Even in my nonfiction pieces, I've noticed that I touch on what Ted Dekker calls the "Great Romance"—God's love for mankind as seen in Christ's death and resurrection. As Christian writers, I'm not sure how we can avoid romance, whether spiritual, emotional, or physical.
I've long wanted to be a writer, since before I copied out, longhand, my favorite Nancy Drew book when I was in sixth grade. (Can you imagine the relief I felt when I learned that Benjamin Franklin copied word for word his favorite authors as his method of learning to write? LOL Copying that Nancy Drew book wasn't plagiarism after all!) Daydreaming, and the stories I made up then, added to my desire to find true love for all my heroines. The more I read and studied literature, the more I studied Scripture, the more I understood the universal theme of love.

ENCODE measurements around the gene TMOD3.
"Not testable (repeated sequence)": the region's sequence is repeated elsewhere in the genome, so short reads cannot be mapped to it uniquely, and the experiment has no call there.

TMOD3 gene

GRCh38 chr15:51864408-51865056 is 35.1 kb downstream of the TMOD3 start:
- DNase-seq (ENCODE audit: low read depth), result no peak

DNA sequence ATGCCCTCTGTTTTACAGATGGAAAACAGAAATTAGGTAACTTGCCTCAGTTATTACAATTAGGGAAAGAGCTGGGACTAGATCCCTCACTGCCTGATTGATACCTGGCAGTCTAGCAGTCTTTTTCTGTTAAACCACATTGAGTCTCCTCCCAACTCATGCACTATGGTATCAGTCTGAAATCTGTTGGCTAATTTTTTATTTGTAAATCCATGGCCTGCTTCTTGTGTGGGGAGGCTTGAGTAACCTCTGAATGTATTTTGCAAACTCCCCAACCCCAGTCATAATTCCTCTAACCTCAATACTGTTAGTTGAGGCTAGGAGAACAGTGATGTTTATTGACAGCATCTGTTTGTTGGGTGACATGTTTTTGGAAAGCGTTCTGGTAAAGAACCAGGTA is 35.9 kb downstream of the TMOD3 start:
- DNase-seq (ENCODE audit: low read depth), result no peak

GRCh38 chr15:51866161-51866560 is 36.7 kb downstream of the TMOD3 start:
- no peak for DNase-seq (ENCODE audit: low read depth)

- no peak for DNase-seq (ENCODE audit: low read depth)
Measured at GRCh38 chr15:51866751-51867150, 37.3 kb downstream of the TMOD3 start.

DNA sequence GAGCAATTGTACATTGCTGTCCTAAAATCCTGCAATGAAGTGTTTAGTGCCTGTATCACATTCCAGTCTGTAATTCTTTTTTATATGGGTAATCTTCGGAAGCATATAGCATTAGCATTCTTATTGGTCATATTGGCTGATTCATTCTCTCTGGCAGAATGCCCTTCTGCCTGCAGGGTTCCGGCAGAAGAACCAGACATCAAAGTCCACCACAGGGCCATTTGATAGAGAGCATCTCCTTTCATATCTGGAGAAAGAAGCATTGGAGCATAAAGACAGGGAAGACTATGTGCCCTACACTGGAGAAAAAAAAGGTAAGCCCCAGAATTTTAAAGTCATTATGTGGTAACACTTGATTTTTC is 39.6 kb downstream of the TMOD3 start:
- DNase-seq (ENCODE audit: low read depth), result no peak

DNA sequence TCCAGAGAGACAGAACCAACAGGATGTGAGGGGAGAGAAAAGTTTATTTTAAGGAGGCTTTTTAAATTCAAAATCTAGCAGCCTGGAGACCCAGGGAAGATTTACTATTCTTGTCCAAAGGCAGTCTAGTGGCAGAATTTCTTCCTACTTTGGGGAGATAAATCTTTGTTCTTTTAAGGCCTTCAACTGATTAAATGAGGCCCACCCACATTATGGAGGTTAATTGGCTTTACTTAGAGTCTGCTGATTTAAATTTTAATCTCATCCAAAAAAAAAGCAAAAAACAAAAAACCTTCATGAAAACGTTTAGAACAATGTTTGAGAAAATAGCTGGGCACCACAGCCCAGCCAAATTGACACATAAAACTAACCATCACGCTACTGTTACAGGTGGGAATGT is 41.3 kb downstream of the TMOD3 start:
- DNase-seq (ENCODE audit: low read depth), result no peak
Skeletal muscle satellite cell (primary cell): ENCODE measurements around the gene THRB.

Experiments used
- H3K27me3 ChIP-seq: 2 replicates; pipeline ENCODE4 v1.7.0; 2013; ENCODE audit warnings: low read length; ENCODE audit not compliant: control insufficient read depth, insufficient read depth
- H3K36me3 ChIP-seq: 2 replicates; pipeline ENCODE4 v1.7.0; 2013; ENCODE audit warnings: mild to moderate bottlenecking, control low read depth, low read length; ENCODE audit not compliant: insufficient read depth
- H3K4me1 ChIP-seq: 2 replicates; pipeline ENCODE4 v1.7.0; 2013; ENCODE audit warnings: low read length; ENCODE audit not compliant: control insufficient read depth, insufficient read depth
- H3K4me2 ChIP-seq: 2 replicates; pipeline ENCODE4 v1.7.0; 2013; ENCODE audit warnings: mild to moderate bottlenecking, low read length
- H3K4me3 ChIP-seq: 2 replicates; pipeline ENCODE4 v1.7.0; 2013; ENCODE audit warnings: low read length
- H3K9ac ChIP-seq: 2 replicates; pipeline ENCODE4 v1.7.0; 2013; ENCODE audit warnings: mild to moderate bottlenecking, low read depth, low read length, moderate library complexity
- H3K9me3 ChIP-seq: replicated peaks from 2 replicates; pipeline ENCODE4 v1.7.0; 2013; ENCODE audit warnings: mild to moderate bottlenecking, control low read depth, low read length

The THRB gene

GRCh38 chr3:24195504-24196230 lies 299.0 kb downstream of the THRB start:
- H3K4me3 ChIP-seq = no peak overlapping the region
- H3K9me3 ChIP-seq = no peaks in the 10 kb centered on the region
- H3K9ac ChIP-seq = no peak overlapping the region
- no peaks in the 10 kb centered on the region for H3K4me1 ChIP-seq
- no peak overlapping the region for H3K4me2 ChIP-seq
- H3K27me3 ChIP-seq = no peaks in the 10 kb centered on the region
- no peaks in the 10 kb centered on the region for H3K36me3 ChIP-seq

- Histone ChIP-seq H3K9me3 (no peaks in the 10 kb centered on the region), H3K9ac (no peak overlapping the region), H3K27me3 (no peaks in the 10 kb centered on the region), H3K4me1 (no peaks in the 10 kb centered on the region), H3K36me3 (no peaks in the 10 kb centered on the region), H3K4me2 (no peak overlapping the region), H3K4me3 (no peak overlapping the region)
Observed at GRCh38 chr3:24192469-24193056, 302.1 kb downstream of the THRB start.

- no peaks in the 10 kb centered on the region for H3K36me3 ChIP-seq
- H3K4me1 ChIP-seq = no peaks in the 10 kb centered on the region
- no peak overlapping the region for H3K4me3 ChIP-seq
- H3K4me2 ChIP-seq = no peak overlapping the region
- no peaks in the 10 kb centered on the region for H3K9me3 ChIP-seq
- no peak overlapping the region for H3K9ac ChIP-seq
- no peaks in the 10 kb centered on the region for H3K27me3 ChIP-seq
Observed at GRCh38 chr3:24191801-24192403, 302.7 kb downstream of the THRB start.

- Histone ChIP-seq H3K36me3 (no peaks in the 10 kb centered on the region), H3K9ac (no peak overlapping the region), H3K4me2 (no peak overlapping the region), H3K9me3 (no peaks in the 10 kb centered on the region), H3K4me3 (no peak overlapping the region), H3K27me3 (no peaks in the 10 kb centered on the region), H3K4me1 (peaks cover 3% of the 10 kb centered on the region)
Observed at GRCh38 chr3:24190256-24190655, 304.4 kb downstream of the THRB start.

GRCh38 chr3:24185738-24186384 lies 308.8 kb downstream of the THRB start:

This "Great Romance" is detailed in God's love letter to us, the Bible. In the Old Testament God likens His love for Israel to that of a husband for his wife. And the most beautiful picture of His unconditional love is found in Hosea, where the prophet was a living example of God's love. In the New Testament we read of Christ's coming to earth to save His people from their sin. Not just the Jews, but also the Gentiles. Christ's sacrificial death culminating in His resurrection is the supreme example of a man laying down His life for a friend. So when I think of romance, I can't help but think of the greatest romance of all—that of God's love for us.
And then I see it coming out in the stories I write. Immersing myself in the Word of God has slowly added the dimension of love into every area of my life. Believe me, there's still lots of room for improvement in me as I won't attain that perfection until I'm with Christ in heaven. But that's the goal I strive for—reflecting Christ, reflecting His love as well as His other attributes to believers and unbelievers alike.